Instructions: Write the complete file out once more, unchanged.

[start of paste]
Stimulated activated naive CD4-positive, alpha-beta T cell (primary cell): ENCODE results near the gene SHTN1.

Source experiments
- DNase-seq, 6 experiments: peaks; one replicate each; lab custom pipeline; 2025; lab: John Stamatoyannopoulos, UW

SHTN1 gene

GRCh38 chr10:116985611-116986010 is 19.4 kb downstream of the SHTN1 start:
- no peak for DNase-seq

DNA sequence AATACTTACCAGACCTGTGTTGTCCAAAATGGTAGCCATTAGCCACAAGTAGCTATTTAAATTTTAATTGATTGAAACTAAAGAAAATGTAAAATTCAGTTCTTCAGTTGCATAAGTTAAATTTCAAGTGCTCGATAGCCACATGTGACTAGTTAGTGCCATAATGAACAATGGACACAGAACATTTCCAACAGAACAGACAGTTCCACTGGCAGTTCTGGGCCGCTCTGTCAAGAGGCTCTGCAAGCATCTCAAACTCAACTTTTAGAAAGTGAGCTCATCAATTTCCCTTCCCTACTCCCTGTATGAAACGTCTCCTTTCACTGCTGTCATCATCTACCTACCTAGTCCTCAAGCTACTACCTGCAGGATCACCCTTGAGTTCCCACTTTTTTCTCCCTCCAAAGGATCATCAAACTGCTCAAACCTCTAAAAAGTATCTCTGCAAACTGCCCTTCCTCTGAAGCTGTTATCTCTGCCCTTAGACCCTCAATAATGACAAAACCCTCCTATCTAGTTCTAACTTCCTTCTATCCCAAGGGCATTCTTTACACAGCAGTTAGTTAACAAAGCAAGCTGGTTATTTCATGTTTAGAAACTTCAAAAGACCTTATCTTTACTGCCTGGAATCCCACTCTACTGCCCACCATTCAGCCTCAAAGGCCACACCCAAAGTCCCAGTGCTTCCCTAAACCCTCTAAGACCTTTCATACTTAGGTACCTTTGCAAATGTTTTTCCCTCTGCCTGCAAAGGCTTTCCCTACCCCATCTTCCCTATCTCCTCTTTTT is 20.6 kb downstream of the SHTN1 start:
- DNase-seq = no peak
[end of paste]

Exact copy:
Stimulated activated naive CD4-positive, alpha-beta T cell (primary cell): ENCODE results near the gene SHTN1.

Source experiments
- DNase-seq, 6 experiments: peaks; one replicate each; lab custom pipeline; 2025; lab: John Stamatoyannopoulos, UW

SHTN1 gene

GRCh38 chr10:116985611-116986010 is 19.4 kb downstream of the SHTN1 start:
- no peak for DNase-seq

DNA sequence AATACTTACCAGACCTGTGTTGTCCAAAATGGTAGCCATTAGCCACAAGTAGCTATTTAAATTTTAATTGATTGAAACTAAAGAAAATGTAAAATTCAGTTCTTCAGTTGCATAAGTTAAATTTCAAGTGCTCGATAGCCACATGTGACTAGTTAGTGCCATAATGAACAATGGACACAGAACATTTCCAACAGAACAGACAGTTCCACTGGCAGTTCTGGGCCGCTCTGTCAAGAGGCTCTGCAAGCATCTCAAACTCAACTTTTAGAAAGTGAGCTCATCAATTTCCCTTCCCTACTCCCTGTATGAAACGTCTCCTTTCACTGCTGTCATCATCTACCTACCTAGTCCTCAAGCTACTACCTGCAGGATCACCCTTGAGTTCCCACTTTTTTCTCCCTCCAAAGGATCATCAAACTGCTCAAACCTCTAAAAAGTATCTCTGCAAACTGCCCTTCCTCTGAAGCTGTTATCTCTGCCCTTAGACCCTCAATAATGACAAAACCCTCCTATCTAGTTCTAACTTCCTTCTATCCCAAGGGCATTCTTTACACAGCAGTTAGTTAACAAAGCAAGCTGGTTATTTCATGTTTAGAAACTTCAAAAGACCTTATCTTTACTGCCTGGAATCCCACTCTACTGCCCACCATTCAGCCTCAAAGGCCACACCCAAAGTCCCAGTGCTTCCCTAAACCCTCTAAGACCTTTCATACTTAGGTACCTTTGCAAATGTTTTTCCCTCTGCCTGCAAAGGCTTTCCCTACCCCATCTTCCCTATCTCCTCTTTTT is 20.6 kb downstream of the SHTN1 start:
- DNase-seq = no peak